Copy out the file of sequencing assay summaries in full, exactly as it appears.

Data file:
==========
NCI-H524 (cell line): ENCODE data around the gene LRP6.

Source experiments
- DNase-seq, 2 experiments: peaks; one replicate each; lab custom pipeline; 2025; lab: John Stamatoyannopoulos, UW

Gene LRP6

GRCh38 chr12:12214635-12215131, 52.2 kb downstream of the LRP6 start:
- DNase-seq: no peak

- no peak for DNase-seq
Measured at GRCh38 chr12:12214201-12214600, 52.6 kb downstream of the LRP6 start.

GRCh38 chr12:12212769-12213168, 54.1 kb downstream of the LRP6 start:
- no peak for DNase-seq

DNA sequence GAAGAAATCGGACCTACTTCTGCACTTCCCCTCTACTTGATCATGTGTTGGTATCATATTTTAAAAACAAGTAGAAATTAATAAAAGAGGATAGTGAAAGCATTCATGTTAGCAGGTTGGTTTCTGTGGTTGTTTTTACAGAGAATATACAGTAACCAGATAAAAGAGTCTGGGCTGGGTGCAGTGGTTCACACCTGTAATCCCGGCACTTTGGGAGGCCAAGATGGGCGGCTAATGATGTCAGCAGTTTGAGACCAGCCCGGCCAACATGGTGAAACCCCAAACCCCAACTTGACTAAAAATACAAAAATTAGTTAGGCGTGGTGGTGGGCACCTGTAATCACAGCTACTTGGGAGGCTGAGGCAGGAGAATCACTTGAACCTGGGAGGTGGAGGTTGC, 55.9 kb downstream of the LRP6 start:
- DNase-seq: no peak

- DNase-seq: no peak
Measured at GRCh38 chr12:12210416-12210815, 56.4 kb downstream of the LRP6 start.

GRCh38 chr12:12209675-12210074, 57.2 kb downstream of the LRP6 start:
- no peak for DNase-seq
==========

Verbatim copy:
NCI-H524 (cell line): ENCODE data around the gene LRP6.

Source experiments
- DNase-seq, 2 experiments: peaks; one replicate each; lab custom pipeline; 2025; lab: John Stamatoyannopoulos, UW

Gene LRP6

GRCh38 chr12:12214635-12215131, 52.2 kb downstream of the LRP6 start:
- DNase-seq: no peak

- no peak for DNase-seq
Measured at GRCh38 chr12:12214201-12214600, 52.6 kb downstream of the LRP6 start.

GRCh38 chr12:12212769-12213168, 54.1 kb downstream of the LRP6 start:
- no peak for DNase-seq

DNA sequence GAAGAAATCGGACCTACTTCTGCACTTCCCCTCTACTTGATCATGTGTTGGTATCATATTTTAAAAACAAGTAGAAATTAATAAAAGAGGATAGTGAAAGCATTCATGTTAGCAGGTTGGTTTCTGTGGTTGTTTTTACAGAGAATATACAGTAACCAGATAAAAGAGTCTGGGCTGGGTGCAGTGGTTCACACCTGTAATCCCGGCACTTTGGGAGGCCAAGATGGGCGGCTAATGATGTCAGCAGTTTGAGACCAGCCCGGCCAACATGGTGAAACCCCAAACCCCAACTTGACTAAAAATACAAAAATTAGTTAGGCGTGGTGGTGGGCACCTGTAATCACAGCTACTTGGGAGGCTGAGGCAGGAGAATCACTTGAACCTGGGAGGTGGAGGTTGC, 55.9 kb downstream of the LRP6 start:
- DNase-seq: no peak

- DNase-seq: no peak
Measured at GRCh38 chr12:12210416-12210815, 56.4 kb downstream of the LRP6 start.

GRCh38 chr12:12209675-12210074, 57.2 kb downstream of the LRP6 start:
- no peak for DNase-seq